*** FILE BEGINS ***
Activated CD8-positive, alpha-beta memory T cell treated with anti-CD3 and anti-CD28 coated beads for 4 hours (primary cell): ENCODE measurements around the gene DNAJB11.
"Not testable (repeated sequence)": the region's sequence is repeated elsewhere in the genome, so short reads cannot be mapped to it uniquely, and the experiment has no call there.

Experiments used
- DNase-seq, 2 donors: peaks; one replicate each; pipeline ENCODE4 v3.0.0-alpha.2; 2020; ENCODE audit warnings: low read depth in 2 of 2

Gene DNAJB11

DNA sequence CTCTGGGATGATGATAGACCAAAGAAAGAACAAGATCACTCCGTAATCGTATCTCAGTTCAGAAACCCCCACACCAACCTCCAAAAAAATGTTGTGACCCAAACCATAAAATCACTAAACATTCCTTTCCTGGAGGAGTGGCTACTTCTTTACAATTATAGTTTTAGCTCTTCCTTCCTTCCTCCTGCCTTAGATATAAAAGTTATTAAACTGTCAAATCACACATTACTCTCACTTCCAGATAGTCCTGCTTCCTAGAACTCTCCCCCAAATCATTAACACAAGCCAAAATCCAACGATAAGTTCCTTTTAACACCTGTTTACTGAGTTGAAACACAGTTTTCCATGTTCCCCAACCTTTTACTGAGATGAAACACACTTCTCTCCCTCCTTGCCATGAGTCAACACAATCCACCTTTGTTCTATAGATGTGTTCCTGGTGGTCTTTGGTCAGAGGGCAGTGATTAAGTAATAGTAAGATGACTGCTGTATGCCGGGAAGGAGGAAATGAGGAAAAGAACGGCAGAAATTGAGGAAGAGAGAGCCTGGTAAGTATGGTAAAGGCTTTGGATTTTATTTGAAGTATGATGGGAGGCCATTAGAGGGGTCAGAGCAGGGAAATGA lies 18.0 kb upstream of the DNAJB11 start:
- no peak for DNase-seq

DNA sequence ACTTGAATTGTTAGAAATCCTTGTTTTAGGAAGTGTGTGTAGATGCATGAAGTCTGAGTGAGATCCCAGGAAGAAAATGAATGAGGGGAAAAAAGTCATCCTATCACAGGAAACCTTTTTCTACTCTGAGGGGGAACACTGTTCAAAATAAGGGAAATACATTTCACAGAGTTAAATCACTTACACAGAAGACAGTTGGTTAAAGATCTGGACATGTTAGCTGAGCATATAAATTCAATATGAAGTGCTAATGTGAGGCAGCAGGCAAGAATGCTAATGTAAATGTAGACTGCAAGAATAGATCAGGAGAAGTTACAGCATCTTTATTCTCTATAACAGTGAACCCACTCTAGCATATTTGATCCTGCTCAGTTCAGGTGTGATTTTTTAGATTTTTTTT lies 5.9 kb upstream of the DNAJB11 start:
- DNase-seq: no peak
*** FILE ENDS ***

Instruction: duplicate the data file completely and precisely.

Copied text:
Activated CD8-positive, alpha-beta memory T cell treated with anti-CD3 and anti-CD28 coated beads for 4 hours (primary cell): ENCODE measurements around the gene DNAJB11.
"Not testable (repeated sequence)": the region's sequence is repeated elsewhere in the genome, so short reads cannot be mapped to it uniquely, and the experiment has no call there.

Experiments used
- DNase-seq, 2 donors: peaks; one replicate each; pipeline ENCODE4 v3.0.0-alpha.2; 2020; ENCODE audit warnings: low read depth in 2 of 2

Gene DNAJB11

DNA sequence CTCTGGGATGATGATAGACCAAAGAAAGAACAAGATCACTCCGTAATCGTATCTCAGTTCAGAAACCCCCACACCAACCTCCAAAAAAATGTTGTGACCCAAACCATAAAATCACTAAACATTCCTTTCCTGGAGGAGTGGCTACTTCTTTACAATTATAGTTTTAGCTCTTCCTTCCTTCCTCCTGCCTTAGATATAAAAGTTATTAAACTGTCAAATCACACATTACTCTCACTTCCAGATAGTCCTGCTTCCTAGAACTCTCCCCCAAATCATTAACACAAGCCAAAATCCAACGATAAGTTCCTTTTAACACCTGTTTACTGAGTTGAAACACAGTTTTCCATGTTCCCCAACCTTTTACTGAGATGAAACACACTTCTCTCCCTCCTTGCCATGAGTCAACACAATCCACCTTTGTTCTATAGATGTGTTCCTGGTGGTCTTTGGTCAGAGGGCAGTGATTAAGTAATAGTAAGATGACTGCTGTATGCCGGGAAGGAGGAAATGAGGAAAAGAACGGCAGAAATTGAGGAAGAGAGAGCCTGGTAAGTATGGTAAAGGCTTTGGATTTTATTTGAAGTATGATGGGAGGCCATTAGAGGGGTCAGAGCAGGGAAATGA lies 18.0 kb upstream of the DNAJB11 start:
- no peak for DNase-seq

DNA sequence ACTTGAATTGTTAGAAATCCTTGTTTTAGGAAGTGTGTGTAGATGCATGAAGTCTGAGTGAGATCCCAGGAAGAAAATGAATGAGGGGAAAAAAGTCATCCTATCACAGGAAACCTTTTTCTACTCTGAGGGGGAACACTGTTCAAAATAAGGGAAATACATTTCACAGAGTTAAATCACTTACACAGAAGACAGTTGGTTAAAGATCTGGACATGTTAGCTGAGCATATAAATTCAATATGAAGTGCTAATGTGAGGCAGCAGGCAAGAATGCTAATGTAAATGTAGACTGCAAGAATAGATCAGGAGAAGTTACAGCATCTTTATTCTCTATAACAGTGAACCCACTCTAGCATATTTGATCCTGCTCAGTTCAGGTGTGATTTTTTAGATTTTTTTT lies 5.9 kb upstream of the DNAJB11 start:
- DNase-seq: no peak